I cannot agree with the majority's summary conclusion that the Boise ordinance conflicts with the statute. Although I.C. § 49-606(3) allows an authorized emergency vehicle to disregard traffic laws where it proceeds either with sirens ablare or displays a flashing light, or both, Boise City Code § 10-3-4 adds the requirement that within Boise city limits emergency vehicles must display both a flashing light and use an audible signal, such as a siren. Simply put, the City of Boise has seen fit to go further than the state in enacting citywide safety regulations to govern the operation of fast-moving emergency vehicles. An examination of the rules for determining whether conflicts exist between state and municipal regulations inexorably leads to the conclusion that there is no conflict here.

"No generalization may be stated as to the results obtained in the authorities dealing with this problem, since the solution depends, in part, on local constitutional provisions, on local statutes, and especially, in the absence of the foregoing, upon whether the city has been granted specific direct authority to enact such ordinances or attempts to enact them under general, implied, or broad charter powers....

"It is fairly well agreed that there are no constitutional obstacles of a general nature which will prevent the legislature from conferring police powers or similar powers upon municipal corporations in respect of subjects which are also within the provision of state laws. These principles have been observed in respect of liquor regulations, Sunday observance ordinances, and ordinances regulating and suppressing gambling, controlling vagrancy and disorderly conduct, and dealing with such miscellaneous matters as nuisances, regulation of dogs, activities on the public streets and thoroughfares, including the speed at which motor vehicles may be operated thereon, and public peace and good order." 56 Am.Jur.2d Municipal Corporations § 375 at 410-11 (1971) (footnotes omitted) (emphasis added).

As set forth in note two above, Idaho has specifically empowered its cities to regulate the flow of traffic within municipal boundaries. Where there has been a specific grant of such power, we should be slow to find a conflict, especially where no actual conflict exists. No actual conflict exists here because emergency vehicles may easily comply with both Boise City Code § 10-3-4 and I.C. § 49-606. See Hobbs v. Biswell, 81 N.M. 778, 473 P.2d 917, 920 (N.M.App.1970) ("The fact of double regulation does not result in the withdrawal of the municipality's authority to regulate. An ordinance may duplicate or complement statutory regulations."). Sound reasons support a city requirement which is more exacting than statutory law in this situation: Traffic density in urban areas is greater; there are more visual obstructions; and the greater frequency of intersections and traffic signals suggests that there are more opportunities for serious accidents. The city has simply added to the statutory requirements in order to accommodate the more demanding circumstances which are present when such vehicles are driven in urban areas.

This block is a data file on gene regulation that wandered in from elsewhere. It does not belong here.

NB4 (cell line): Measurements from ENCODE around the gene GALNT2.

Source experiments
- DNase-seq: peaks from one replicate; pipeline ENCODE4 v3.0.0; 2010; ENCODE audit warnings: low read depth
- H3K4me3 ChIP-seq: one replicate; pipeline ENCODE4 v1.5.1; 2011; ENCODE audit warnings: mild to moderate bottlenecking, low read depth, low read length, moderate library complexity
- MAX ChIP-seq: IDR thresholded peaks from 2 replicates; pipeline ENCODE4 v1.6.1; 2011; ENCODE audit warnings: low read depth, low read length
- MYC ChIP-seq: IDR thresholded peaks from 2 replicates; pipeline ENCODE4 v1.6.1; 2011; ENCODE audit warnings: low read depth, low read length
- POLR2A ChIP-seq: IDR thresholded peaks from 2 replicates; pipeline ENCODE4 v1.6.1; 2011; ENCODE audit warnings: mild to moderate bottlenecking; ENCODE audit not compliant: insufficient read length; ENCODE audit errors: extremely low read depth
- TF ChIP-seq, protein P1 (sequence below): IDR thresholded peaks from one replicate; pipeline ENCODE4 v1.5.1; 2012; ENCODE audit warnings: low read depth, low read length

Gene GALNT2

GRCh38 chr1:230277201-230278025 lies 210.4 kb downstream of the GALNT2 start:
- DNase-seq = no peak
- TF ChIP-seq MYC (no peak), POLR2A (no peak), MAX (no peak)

The need for stricter control of emergency vehicles operating within city limits was examined in Kuzmics v. Santiago, 256 Pa.Super. 35, 389...

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4 cases
  • State v. Aragon, 14771
    • United States
    • United States State Supreme Court of Idaho
    • 22 d5 Junho d5 1984
    ...conviction and sentence. Viewing the evidence in the record most favorably to the respondent, as we must on appeal, State v. Barsness, 102 Idaho 210, 628 P.2d 1044 (1981), the facts adduced at trial are as follows. In early 1982, appellant was living in Ketchum with Teresa Watson and her da......
  • Gumprecht v. City of Coeur D'Alene, 14238
    • United States
    • United States State Supreme Court of Idaho
    • 6 d3 Abril d3 1983 XII, § 2 of the Idaho Constitution because it would be a local regulation "in conflict" with a state law. See State v. Barsness, 102 Idaho 210, 628 P.2d 1044 (1981). Also note that the complexity of land use regulation does not compel a different conclusion. Most initiative elections i......
  • Hobbs v. Abrams
    • United States
    • United States State Supreme Court of Idaho
    • 28 d5 Janeiro d5 1983
    ...for beer, differing in size from the following: .... whole barrels half-barrels quarter-barrels eighth-barrels" In State v. Barsness, 102 Idaho 210, 628 P.2d 1044 (1981), this Court recently held that a Boise city ordinance which was more restrictive than the state provision governing the s......
  • State v. Monaghan, 17751
    • United States
    • Court of Appeals of Idaho
    • 30 d4 Novembro d4 1989
    ...devices was in compliance with the statutes. In arguing that it does not have such a burden, the state relies on State v. Barsness, 102 Idaho 210, 628 P.2d 1044 (1981), cert. denied 454 U.S. 958, 102 S.Ct. 495, 70 L.Ed.2d 373 (1981), the only case decided by our Supreme Court dealing with s......